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More than 1/3rd of kids with autism spectrum disorder (ASD) are likelier to wander off, says study

A review of data on 1,420 children ages 6 to 17 with autism spectrum disorders (ASDs) found that more than one-third had wandered away from a safe environment within the past 12 months.

Written by Agencies |Published : May 1, 2016 4:55 PM IST

It goes without saying that kids with developmental; abnormalities like autism spectrum disorder (ASD) need special care to help them lead a normal life. Although special schools help in fulfilling the educational needs of these special children, lack of social interaction is always a big concern. However, with parents and caregivers looking after them, the life of these kids has become quite rewarding. However, a recent study has surprised everyone as it revealed that kids with autism spectrum disorder (ASD) have a tendency to wander away from an adult or caregiver, according to a recent study. A review of data on 1,420 children ages 6 to 17 with autism spectrum disorders (ASDs) found that more than one-third had wandered away from a safe environment within the past 12 months. (Read: World Autism Awareness Day: Latest treatment and therapies for autism)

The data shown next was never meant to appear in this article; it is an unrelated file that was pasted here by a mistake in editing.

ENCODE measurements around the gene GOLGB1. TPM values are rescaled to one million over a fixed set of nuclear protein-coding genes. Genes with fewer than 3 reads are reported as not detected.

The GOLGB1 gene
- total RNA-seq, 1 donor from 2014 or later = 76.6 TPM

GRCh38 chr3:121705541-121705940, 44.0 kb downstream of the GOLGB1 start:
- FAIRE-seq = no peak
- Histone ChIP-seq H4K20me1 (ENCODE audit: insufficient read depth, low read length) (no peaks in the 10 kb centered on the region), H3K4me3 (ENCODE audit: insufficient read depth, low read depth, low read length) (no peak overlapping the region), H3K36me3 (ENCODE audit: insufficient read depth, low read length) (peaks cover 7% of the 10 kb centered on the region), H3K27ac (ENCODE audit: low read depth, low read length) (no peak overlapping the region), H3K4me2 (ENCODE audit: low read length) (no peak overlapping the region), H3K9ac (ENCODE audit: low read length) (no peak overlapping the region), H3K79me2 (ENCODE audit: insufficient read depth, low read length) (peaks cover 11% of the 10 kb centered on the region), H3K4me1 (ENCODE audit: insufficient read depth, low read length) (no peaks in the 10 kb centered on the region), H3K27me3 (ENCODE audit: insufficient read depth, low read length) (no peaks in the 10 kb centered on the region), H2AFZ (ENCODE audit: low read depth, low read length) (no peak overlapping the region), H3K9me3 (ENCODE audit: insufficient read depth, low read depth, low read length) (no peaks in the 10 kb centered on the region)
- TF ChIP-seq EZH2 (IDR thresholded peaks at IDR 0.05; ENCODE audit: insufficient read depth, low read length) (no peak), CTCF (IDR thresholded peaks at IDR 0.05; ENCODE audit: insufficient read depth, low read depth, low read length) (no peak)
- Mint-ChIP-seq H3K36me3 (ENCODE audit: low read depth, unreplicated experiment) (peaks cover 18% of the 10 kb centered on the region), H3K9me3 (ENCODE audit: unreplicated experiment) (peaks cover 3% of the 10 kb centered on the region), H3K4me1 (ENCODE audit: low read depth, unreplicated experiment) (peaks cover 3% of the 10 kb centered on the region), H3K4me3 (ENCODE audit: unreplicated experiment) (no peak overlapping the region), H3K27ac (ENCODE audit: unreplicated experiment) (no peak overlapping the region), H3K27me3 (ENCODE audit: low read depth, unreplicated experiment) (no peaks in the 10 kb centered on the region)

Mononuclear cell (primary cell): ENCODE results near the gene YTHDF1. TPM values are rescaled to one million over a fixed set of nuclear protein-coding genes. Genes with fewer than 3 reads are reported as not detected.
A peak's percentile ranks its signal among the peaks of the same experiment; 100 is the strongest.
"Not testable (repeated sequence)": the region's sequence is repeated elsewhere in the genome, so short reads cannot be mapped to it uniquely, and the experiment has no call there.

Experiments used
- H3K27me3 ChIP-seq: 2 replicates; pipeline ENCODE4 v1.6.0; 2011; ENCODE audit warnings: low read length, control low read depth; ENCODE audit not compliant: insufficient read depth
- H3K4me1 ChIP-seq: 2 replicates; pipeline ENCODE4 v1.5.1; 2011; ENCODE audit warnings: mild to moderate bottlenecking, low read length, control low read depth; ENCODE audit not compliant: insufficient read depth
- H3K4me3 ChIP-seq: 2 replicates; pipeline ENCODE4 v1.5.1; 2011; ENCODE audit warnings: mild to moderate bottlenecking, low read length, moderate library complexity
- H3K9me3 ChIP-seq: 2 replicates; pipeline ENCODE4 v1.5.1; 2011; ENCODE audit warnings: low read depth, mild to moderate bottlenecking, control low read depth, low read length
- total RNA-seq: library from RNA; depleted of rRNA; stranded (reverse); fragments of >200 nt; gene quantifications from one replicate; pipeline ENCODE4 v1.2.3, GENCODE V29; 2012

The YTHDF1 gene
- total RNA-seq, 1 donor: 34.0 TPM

Senior investigator Andrew Adesman of Cohen Children's Medical Center of New said that elopement, or wandering, places children with autism spectrum disorders at risk of serious injury or even death once they are away from adult supervision. Despite its clear relevance to the safety of these children, there has been little research on elopement. The researchers found that wanderers were more likely to not realize when they are in danger, to have difficulty distinguishing between strangers and familiar people, to show sudden mood changes, to over-react to situations and people, to get angry quickly, and to panic in new situations or if change occurs. (Read: Mom of 3 autistic kids tells why we need better awareness about autism)

Researchers also found that wanderers were more than twice as likely to elope from a public place, compared to their home or school. These findings also highlight an urgency to identify more effective strategies for preventing potential elopement tragedies. The findings are reported at the Pediatric Academic Societies meeting in Baltimore. (Read: 6 tips for parents to deal with autistic children)

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Source: ANI

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